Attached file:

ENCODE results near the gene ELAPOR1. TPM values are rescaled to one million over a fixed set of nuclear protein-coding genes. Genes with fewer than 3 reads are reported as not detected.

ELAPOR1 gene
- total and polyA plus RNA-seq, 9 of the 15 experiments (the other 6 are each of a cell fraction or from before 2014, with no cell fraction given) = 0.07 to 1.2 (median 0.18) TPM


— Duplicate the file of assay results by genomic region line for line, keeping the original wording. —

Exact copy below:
ENCODE results near the gene ELAPOR1. TPM values are rescaled to one million over a fixed set of nuclear protein-coding genes. Genes with fewer than 3 reads are reported as not detected.

ELAPOR1 gene
- total and polyA plus RNA-seq, 9 of the 15 experiments (the other 6 are each of a cell fraction or from before 2014, with no cell fraction given) = 0.07 to 1.2 (median 0.18) TPM